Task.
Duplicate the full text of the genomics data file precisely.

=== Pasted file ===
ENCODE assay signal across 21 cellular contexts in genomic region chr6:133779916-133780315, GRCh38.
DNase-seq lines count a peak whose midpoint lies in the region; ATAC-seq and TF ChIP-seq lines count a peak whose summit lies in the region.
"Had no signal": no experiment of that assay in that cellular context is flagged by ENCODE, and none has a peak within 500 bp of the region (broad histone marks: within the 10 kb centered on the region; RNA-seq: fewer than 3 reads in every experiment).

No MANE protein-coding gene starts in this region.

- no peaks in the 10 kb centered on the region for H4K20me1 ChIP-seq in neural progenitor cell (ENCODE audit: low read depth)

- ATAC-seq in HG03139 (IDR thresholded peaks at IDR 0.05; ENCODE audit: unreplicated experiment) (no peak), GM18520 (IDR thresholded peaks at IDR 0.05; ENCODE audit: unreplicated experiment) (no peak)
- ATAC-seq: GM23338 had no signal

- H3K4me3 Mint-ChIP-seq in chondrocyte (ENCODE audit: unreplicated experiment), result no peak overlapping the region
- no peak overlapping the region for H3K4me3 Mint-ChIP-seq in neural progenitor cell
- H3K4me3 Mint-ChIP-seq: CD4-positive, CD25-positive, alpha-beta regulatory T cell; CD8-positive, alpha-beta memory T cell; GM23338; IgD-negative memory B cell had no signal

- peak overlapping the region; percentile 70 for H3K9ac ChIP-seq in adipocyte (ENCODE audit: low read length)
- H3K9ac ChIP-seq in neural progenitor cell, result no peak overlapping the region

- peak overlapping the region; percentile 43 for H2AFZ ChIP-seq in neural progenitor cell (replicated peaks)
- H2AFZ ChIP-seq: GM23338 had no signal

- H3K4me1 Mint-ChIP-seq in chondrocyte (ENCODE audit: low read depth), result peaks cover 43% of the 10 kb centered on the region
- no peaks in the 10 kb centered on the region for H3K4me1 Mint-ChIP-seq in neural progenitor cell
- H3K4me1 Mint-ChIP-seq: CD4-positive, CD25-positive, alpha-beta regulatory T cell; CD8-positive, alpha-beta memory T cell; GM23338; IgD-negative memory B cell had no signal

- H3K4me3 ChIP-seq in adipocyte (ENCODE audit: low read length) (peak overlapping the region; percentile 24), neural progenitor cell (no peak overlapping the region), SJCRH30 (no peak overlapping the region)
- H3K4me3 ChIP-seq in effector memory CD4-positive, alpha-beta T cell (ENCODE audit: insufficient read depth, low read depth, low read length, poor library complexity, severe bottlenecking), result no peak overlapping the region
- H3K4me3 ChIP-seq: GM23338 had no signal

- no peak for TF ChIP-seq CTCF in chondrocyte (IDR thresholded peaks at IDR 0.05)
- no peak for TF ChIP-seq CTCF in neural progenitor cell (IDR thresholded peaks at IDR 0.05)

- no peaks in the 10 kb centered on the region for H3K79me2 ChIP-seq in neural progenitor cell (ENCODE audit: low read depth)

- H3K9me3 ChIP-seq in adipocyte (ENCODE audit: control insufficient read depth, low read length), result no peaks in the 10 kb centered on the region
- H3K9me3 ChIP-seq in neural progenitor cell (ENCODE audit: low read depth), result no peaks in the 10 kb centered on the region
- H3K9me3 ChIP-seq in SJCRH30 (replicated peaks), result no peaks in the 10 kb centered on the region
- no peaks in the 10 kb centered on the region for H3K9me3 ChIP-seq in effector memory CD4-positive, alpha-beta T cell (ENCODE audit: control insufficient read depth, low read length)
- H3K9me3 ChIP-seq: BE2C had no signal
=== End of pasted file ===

ENCODE assay signal across 21 cellular contexts in genomic region chr6:133779916-133780315, GRCh38.
DNase-seq lines count a peak whose midpoint lies in the region; ATAC-seq and TF ChIP-seq lines count a peak whose summit lies in the region.
"Had no signal": no experiment of that assay in that cellular context is flagged by ENCODE, and none has a peak within 500 bp of the region (broad histone marks: within the 10 kb centered on the region; RNA-seq: fewer than 3 reads in every experiment).

No MANE protein-coding gene starts in this region.

- no peaks in the 10 kb centered on the region for H4K20me1 ChIP-seq in neural progenitor cell (ENCODE audit: low read depth)

- ATAC-seq in HG03139 (IDR thresholded peaks at IDR 0.05; ENCODE audit: unreplicated experiment) (no peak), GM18520 (IDR thresholded peaks at IDR 0.05; ENCODE audit: unreplicated experiment) (no peak)
- ATAC-seq: GM23338 had no signal

- H3K4me3 Mint-ChIP-seq in chondrocyte (ENCODE audit: unreplicated experiment), result no peak overlapping the region
- no peak overlapping the region for H3K4me3 Mint-ChIP-seq in neural progenitor cell
- H3K4me3 Mint-ChIP-seq: CD4-positive, CD25-positive, alpha-beta regulatory T cell; CD8-positive, alpha-beta memory T cell; GM23338; IgD-negative memory B cell had no signal

- peak overlapping the region; percentile 70 for H3K9ac ChIP-seq in adipocyte (ENCODE audit: low read length)
- H3K9ac ChIP-seq in neural progenitor cell, result no peak overlapping the region

- peak overlapping the region; percentile 43 for H2AFZ ChIP-seq in neural progenitor cell (replicated peaks)
- H2AFZ ChIP-seq: GM23338 had no signal

- H3K4me1 Mint-ChIP-seq in chondrocyte (ENCODE audit: low read depth), result peaks cover 43% of the 10 kb centered on the region
- no peaks in the 10 kb centered on the region for H3K4me1 Mint-ChIP-seq in neural progenitor cell
- H3K4me1 Mint-ChIP-seq: CD4-positive, CD25-positive, alpha-beta regulatory T cell; CD8-positive, alpha-beta memory T cell; GM23338; IgD-negative memory B cell had no signal

- H3K4me3 ChIP-seq in adipocyte (ENCODE audit: low read length) (peak overlapping the region; percentile 24), neural progenitor cell (no peak overlapping the region), SJCRH30 (no peak overlapping the region)
- H3K4me3 ChIP-seq in effector memory CD4-positive, alpha-beta T cell (ENCODE audit: insufficient read depth, low read depth, low read length, poor library complexity, severe bottlenecking), result no peak overlapping the region
- H3K4me3 ChIP-seq: GM23338 had no signal

- no peak for TF ChIP-seq CTCF in chondrocyte (IDR thresholded peaks at IDR 0.05)
- no peak for TF ChIP-seq CTCF in neural progenitor cell (IDR thresholded peaks at IDR 0.05)

- no peaks in the 10 kb centered on the region for H3K79me2 ChIP-seq in neural progenitor cell (ENCODE audit: low read depth)

- H3K9me3 ChIP-seq in adipocyte (ENCODE audit: control insufficient read depth, low read length), result no peaks in the 10 kb centered on the region
- H3K9me3 ChIP-seq in neural progenitor cell (ENCODE audit: low read depth), result no peaks in the 10 kb centered on the region
- H3K9me3 ChIP-seq in SJCRH30 (replicated peaks), result no peaks in the 10 kb centered on the region
- no peaks in the 10 kb centered on the region for H3K9me3 ChIP-seq in effector memory CD4-positive, alpha-beta T cell (ENCODE audit: control insufficient read depth, low read length)
- H3K9me3 ChIP-seq: BE2C had no signal